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Juan David Gutierrez-Franco

Mechanical Engineering

Allan Hancock College

Mentor: Meysam R. Barmi

Advisor: Prof. Carl Meinhart

Mechanical Engineering

1


Why is microfluidics

important

• Reduction of laboratory size, analysis

time, and sample needed

• Micro Total Analysis System (μTAS)

• Lab-on-a-Chip (LOC)

• Microarrays

• Portable and easily controllable

devices for chemical and biological

applications

Lab-on-a-Chip (LOC)

http://gigaomized-greendemo.blogspot.com/2011/02/lab-onchip-what-is-this.html

2cm

10cm

Microarray

http://i.i.com.com/cnwk.1d/i/ne/p/2

007/fluidigm-007_550x367.jpg 2


The Big Picture

• Mixing chemicals to perform

experiments

Evaporation of solvent

Mixing

Evaporation

3


Goals of the Project

Closed System

• To understand the physics of

electrowetting on open and

closed systems

• To create and test open

surface electrowetting

devices

Open System

• To lower required voltage to

move droplet

• To control the evaporation

rate of the droplet

Evaporation

4


Lab-on-a-Chip mixing chemicals

2.5 mm

Lab-on-a-Chip performing chemical reactions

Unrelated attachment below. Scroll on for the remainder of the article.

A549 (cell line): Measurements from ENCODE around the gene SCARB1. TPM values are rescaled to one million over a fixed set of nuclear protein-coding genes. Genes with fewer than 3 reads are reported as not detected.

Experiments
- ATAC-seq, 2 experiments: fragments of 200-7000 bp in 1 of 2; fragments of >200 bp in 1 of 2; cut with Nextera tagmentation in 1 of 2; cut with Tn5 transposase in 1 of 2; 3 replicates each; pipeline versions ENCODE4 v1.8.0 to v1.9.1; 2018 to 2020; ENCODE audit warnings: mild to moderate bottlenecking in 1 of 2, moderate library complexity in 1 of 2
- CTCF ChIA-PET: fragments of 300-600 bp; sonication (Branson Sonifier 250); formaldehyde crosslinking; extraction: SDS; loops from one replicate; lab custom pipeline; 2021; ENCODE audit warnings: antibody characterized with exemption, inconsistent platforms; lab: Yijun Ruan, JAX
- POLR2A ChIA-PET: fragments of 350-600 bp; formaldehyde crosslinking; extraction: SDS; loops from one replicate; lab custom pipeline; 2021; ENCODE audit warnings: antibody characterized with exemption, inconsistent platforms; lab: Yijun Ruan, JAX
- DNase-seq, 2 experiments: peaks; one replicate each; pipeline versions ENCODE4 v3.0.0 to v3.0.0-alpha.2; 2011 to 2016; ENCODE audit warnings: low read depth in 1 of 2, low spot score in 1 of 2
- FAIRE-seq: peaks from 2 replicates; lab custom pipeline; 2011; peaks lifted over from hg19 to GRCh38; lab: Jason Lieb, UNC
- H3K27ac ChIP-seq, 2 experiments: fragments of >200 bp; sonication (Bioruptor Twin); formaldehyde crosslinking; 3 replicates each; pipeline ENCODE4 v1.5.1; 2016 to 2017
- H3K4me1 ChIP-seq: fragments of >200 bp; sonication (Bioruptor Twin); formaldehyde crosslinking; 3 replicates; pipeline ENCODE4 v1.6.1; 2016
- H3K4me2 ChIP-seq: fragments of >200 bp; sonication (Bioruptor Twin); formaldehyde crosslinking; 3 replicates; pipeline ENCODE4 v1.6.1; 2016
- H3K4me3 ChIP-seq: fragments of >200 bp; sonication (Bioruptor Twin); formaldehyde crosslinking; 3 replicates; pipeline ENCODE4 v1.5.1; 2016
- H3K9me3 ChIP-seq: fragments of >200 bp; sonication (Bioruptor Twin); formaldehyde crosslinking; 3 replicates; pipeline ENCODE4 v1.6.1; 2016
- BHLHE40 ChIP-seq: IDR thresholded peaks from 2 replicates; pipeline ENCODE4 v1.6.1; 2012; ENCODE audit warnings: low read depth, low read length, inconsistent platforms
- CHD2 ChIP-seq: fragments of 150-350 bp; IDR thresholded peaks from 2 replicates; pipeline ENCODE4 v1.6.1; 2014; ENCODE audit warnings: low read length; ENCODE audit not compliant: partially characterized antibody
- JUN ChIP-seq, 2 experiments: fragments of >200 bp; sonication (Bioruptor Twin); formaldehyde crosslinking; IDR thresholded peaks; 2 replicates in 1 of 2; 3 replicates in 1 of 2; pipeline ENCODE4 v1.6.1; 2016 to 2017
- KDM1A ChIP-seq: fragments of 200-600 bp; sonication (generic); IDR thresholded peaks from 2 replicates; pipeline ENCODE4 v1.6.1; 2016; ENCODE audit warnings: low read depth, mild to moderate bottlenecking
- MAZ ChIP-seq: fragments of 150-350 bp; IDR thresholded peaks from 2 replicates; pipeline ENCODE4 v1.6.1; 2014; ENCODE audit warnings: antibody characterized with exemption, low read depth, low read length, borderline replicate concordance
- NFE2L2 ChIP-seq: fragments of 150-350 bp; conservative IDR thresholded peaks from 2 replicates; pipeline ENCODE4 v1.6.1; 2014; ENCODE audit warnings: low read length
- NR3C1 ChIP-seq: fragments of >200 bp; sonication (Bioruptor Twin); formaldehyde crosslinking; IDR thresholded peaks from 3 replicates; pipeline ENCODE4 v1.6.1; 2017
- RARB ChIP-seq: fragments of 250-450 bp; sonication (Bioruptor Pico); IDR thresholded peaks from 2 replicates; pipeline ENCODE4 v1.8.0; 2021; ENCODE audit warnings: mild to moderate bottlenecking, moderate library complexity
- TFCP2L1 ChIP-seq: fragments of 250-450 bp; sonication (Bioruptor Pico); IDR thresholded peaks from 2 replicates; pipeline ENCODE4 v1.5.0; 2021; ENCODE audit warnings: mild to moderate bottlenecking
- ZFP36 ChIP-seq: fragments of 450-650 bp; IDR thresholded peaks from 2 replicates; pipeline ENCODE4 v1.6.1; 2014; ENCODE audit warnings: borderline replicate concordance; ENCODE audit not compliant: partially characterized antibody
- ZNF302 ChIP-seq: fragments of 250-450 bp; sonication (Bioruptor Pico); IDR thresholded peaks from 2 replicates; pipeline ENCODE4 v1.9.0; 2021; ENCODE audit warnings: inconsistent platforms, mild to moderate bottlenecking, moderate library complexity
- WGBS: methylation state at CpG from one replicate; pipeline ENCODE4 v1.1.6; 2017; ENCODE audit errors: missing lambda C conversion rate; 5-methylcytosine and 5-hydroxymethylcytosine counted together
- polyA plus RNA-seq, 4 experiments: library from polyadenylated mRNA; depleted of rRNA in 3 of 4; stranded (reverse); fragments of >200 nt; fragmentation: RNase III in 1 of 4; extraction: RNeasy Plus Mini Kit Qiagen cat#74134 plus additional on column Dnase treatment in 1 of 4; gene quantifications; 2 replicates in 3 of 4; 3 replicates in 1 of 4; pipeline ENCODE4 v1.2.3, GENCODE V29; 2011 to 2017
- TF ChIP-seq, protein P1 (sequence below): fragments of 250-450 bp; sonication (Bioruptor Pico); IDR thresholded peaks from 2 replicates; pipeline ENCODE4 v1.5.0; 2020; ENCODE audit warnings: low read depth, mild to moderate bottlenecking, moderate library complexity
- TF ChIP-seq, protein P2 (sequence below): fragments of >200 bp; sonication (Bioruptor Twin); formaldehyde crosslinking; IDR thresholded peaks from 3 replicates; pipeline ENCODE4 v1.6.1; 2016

http://www.chem.utoronto.ca/staff/WHEELER/html/Main.htm

5


Electrowetting

Droplets containing different chemicals need to be

mixed. The movement is done with electrowetting.

6


Research Method: Electrowetting

• Apply voltage to

droplets on chips to

achieve

electrowetting

without electrolysis.

• Try different solution

concentrations,

dielectrics, voltages

and frequencies.

1.5 cm

2.5 cm

7


Research Method: Electrowetting

1M KCl solution 4V 1kHz gold electrode

8


Research Method: Electrowetting

65.0

Contact Angle Change vs. Voltage

f=100 Hz 2.0 M KCl

55.0

Contact Angle Change (°)

45.0

35.0

25.0

15.0

5.0

Electrowetting

Electrolysis

Saturation

-5.0 0.0 1.0 2.0 3.0 4.0 5.0 6.0

Voltage (V)

Saturation is seen once the contact angle does not

change while increasing voltage.

9


Higher molarity solutions show

better response to voltage at 1 kHz

Concentration Electrowetting Electrolysis

1 M KCl 4 V 6 V

0.1 M KCl 24 V 16 V

0.01 M KCl 120 V 90 V

• 1 M KCl solution showed the lower voltage needed to cause